Data Doctors: Q. I heard someone call your radio show saying that all public Wi-Fi is completely unsecured, and anyone around you could easily see anything that you were doing. Is this true, and, if so, what should I be doing to protect my computer? - Nathan
Q. I heard someone call your radio show saying that all public Wi-Fi is completely unsecured, and anyone around you could easily see anything that you were doing. Is this true, and, if so, what should I be doing to protect my computer? - Nathan
A. The convenience and relative low cost of wireless technology has helped foster a huge network of more than 100,000 U.S. public Wi-Fi “hotspots” designed to allow anyone to access the Internet.
The fact that anyone can connect also means that those with malicious intent can be lurking as well.
While I agree there are security risks when connecting to public Wi-Fi systems, I wouldn’t say that “anyone” around you could electronically see what you are doing.
To intercept your transmissions, a fellow user would have to install special software called a “packet sniffer,” which secretly copies unsecured packets transmitted on the same network, or create a “man-in-the-middle” exploit to trick you into connecting directly to their computer instead of a Wi-Fi access point.
Packet sniffers are readily available on the Internet, and any motivated 14-year old could figure out how to use one. But that doesn’t mean that everyone around you has one.
The other issue is that even if they can see what Website you are surfing, no harm is done unless you access your e-mail account, an online banking site or other normally secured resource on the Internet.
Secured sites on the Internet will show up as “https:” instead of “http”. So if you do need to type sensitive information into your computer, make sure you are doing it on a page that has the https: prefix, so your transmissions are encrypted.
Sadly, many Web-based e-mail systems have a secured login page, but once you get past it, the rest of the pages are not secured. The easiest way to tell if your Webmail system is secure at all times is to log in, then go to your Inbox and see if the https: remained.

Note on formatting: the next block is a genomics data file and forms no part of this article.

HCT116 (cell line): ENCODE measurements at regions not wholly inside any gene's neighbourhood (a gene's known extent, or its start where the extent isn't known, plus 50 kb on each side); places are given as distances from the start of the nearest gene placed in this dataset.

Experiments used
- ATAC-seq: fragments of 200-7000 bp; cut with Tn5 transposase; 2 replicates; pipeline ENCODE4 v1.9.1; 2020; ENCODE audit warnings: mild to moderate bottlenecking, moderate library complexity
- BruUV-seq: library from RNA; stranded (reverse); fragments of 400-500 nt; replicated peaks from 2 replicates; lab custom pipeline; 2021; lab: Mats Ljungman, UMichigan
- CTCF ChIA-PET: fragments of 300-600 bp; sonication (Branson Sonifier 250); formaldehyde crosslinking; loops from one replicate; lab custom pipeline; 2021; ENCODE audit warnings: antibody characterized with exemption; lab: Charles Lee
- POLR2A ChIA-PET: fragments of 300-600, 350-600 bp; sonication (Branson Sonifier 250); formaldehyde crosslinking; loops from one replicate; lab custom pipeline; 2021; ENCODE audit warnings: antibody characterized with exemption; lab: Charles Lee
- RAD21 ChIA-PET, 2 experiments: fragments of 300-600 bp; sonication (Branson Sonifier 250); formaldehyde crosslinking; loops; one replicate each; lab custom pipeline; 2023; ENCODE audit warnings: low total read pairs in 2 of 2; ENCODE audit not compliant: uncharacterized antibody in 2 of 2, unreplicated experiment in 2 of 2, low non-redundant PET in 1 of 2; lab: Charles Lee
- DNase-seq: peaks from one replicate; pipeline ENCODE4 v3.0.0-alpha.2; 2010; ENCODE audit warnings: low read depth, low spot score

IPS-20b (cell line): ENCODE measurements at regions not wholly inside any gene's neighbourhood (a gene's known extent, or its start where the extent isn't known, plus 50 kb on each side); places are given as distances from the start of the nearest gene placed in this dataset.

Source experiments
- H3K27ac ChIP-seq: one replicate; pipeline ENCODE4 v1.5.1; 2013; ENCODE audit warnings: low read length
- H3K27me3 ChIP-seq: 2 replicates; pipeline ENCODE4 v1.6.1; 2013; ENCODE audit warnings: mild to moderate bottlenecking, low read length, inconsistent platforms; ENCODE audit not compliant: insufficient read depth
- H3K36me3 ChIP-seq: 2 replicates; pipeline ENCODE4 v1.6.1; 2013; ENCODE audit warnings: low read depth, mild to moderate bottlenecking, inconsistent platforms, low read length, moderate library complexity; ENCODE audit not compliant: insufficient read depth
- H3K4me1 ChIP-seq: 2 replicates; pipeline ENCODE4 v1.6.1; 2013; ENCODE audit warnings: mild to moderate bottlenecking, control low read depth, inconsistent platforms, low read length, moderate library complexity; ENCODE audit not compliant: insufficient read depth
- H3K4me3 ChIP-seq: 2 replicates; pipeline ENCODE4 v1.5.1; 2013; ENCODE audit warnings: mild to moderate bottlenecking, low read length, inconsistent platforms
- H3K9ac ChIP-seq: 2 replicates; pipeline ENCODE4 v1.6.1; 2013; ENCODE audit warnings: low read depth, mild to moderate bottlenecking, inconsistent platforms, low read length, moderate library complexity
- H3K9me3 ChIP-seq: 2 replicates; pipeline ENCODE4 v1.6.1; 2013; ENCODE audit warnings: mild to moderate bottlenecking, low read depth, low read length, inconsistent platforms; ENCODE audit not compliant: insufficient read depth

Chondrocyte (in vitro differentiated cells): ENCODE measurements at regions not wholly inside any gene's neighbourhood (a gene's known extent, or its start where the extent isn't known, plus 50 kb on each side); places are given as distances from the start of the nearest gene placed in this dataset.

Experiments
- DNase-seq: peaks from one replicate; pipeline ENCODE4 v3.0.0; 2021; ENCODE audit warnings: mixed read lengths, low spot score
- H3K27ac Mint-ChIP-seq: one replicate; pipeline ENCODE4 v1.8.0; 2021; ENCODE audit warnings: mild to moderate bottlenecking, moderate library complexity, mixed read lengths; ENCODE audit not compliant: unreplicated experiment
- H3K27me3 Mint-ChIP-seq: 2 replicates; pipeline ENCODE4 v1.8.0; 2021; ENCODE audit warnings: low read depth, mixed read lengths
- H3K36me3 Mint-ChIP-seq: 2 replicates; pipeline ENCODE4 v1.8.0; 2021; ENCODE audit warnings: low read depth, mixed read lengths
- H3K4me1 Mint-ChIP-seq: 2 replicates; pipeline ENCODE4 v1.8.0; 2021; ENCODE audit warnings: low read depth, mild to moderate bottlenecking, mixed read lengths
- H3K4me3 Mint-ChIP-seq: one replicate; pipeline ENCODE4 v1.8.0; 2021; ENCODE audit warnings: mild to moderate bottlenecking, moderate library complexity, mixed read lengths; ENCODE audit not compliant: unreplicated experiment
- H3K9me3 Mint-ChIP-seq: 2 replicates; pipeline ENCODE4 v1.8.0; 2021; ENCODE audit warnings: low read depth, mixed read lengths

If your Web mail does not encrypt pages after the login screen, then you need to think twice about using it on public Wi-Fi networks without adding additional security software such as VPN - Virtual Private Network - software.
To avoid the “man-in-the-middle” attack, be careful to look at the icon next to each available connection when you are attempting to connect to a Wi-Fi network. A fake Wi-Fi connection will appear as two computers instead something that looks like an antenna.
This type of exploit is especially prevalent at airports or hotels that charge for Internet access. Hackers will set up something that looks like a free alternative to the pay services, which causes folks to try them first.
For most users, if you connect to anything and get Internet access, you don’t think anything of it and continue on with your business, which is exactly what they want you to do.
Windows XP users can change a setting in their wireless network adapters to tell Windows not to allow connections to “Ad Hoc,” or machine-to-machine, networks. Vista users by default have this turned on. Step-by-step direction for XP users can be found at http://bit.ly/AOVxR.
The ultimate security for road warriors comes in two options: pay for a cellular-based data service or use VPN software to protect everything that you type in public.
There are a number of free and low-cost options for personal VPN software, but it’s important that you understand the differences before making a decision. Free systems monetize the service by taking over your browser and adding a banner ad to everything that you do. In addition, these free services make money by giving advertisers targeted audiences, which means they will be tracking everything you do. If you want true privacy, don’t consider a free VPN service.
If you only need to secure your system for a short trip, companies like SurfBouncer (http://bit.ly/dThlV) offer weekly or monthly options starting at $4.99 a week.
If you are on the road a lot more often or deal with lots of secured access while on the road, Witopia (http://bit.ly/12durT) offers services starting at $39.99 per year that work with both Windows and Mac as well as many handhelds such as iPhones and Windows Mobile 5 and 6 devices.
Ken Colburn is president of Data Doctors Computer Services and host of the “Computer Corner” radio show, which can be heard at noon Saturdays on KTAR 92.3 FM and at www.datadoctors.com. Readers may send questions to firstname.lastname@example.org.